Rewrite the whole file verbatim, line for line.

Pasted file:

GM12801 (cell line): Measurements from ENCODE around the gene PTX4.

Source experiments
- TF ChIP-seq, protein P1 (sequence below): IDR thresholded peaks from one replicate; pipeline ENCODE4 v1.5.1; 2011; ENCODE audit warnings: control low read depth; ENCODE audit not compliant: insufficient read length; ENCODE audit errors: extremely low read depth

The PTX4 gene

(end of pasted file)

GM12801 (cell line): Measurements from ENCODE around the gene PTX4.

Source experiments
- TF ChIP-seq, protein P1 (sequence below): IDR thresholded peaks from one replicate; pipeline ENCODE4 v1.5.1; 2011; ENCODE audit warnings: control low read depth; ENCODE audit not compliant: insufficient read length; ENCODE audit errors: extremely low read depth

The PTX4 gene